President Obama's new plan to combat climate change makes much of energy efficiency, which is a much more popular way to go than advocating a lifestyle change (political suicide) or less gridlock-inducing than a carbon tax (the fastest way to effect lifestyle change). Instead, Mr. Obama chose to highlight the EPA's tightened fuel efficiency requirements for new cars (CAFE), and upcoming efficiency standards for appliances and building construction.
These are all steps in the right direction, but the president was vague on the approval or not of the Keystone XL, the pipeline that is to transport bitumen from Canada's tar sands to the Gulf of Mexico for refining. The controversy around the Keystone XL pipeline tends to centre around the environmental risk, job creation and US energy independence.
It seem foolhardy to rip out boreal forest, dig a 10-mile gash in the surface of the planet, and cart it all off, risking highly toxic spills through fragile environments (the original Keystone pipeline had more than thirty spills in its first year), only to sell the oil on the world market. On top of all that, tar sands have terrible energy efficiency.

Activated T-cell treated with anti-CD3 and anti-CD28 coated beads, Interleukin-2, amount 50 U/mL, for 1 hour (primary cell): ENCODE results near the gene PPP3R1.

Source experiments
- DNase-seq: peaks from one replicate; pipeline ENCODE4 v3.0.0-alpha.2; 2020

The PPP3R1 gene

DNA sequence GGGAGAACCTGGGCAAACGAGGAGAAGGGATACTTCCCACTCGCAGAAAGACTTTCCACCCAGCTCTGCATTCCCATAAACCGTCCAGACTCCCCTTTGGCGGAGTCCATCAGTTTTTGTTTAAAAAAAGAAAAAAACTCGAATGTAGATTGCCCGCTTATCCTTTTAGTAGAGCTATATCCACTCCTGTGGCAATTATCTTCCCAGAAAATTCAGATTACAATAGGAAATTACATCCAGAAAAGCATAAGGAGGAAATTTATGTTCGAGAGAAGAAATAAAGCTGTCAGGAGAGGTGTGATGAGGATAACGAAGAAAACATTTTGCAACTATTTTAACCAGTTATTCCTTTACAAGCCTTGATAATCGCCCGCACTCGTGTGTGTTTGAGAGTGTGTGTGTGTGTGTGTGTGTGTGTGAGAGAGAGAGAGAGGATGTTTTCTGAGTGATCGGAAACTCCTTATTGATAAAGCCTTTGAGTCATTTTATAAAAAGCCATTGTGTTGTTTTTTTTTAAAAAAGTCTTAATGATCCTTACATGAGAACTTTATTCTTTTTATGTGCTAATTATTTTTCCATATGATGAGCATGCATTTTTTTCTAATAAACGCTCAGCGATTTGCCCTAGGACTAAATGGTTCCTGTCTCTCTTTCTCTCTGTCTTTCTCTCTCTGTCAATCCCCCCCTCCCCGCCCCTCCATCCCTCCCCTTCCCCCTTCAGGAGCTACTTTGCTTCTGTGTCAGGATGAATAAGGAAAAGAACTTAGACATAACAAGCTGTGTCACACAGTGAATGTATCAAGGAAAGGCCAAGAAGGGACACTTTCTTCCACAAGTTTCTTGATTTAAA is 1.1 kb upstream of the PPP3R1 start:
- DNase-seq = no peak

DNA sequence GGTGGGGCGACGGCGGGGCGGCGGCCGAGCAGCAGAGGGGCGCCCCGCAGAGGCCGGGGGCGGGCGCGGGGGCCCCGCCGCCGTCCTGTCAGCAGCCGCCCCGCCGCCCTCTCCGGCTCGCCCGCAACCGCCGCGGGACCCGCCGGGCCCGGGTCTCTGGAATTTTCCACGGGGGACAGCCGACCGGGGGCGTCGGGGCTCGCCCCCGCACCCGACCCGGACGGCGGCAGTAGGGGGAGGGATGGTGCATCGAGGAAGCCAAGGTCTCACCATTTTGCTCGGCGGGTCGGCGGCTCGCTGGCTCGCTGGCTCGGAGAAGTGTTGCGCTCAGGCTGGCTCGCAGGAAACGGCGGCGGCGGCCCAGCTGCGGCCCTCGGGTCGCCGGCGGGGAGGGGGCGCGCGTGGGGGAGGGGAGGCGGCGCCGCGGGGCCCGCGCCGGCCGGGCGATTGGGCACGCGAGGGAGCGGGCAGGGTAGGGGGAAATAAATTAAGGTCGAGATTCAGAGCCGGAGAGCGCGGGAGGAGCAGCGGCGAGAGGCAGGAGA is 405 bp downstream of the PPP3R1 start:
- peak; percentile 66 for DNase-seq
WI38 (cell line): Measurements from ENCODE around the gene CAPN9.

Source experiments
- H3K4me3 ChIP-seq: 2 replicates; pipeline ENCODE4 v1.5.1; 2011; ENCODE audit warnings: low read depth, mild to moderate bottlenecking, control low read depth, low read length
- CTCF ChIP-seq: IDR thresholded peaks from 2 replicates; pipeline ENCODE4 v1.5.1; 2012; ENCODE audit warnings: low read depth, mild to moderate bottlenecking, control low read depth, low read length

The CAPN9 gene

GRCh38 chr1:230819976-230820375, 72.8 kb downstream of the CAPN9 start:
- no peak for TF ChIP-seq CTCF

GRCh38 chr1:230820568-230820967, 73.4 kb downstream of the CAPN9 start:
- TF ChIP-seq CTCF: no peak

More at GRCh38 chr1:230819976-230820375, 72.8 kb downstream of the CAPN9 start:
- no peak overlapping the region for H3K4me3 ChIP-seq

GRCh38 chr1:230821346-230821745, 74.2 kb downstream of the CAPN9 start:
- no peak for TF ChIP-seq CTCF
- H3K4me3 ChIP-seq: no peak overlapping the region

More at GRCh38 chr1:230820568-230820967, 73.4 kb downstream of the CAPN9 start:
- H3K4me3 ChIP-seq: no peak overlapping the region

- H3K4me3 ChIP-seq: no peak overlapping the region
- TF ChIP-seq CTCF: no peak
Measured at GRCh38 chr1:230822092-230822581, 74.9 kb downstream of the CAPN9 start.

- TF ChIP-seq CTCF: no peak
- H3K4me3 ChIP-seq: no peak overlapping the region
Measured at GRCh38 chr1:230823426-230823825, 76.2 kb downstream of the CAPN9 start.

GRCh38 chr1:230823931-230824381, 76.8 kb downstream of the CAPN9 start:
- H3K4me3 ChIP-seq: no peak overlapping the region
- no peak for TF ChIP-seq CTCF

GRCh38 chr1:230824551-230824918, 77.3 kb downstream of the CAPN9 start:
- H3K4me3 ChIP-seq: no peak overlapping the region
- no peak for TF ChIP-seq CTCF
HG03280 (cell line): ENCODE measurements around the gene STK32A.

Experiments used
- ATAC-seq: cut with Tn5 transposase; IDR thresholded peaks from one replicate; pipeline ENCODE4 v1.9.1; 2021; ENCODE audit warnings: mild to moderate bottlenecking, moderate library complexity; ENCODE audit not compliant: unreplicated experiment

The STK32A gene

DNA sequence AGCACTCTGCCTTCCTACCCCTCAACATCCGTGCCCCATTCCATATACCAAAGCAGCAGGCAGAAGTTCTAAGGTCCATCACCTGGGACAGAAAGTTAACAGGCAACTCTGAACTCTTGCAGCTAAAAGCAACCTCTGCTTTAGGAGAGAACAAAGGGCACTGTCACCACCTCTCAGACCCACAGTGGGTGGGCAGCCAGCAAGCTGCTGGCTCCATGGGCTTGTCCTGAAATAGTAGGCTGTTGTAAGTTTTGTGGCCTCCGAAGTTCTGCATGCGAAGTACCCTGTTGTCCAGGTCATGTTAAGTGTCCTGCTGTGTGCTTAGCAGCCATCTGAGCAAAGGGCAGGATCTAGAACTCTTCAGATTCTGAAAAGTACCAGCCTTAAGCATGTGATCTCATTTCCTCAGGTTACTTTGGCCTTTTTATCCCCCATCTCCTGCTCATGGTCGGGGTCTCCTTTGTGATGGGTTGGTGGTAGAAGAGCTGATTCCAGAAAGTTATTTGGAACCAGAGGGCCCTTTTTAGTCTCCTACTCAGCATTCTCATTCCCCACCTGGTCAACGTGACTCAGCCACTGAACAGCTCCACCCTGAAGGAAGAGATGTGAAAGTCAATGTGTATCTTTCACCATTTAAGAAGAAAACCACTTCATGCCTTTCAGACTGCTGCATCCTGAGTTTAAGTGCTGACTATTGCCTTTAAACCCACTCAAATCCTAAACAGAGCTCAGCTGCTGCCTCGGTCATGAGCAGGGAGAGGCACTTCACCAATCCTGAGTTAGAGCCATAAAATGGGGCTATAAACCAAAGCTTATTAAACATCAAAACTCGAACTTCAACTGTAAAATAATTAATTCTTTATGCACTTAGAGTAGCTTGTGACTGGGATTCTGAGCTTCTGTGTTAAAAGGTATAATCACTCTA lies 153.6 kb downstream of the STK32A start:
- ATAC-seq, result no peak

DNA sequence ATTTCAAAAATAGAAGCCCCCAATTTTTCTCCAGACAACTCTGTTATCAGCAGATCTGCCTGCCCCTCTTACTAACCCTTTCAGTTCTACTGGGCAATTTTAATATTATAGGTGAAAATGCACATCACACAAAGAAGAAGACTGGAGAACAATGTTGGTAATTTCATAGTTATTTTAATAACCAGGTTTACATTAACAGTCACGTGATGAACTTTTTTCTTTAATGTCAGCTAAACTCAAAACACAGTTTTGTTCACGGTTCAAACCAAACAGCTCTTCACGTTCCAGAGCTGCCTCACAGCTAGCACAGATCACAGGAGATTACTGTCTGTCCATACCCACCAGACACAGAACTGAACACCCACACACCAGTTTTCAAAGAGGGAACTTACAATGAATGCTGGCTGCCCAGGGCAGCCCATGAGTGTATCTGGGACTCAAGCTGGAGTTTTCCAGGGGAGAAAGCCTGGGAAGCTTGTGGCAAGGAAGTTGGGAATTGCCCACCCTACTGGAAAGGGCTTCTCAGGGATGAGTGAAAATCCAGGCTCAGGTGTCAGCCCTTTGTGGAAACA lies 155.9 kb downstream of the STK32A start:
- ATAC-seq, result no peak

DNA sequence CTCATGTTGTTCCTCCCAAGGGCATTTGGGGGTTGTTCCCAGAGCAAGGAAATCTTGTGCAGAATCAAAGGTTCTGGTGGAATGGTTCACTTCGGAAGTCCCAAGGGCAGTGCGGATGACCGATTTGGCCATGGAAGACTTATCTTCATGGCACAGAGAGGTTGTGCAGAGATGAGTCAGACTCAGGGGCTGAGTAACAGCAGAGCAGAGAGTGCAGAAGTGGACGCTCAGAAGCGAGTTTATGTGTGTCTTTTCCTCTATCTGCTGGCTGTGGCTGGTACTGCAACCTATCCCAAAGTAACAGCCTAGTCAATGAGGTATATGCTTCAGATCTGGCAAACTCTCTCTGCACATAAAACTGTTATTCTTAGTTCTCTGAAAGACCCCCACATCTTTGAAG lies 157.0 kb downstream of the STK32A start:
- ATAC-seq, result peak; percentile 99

The days of gusher oil wells, where all you have to do is drill into the ground at the right place (not very deeply), and oil comes bursting out, are long gone. These days you have to spend energy to get energy: you need to drill deep, or sideways, or you need to pump the oil out, or carefully inject water to keep the pressure up. Hydraulic fracturing of shale takes immense amounts of both energy and water. The sun and the wind come to us for free, but harvesting their energy takes the building of wind turbines and photovoltaic cells, and that takes energy.
So the question we need to ask is, how much energy does it take to get one usable unit of energy from the various sources in our reach?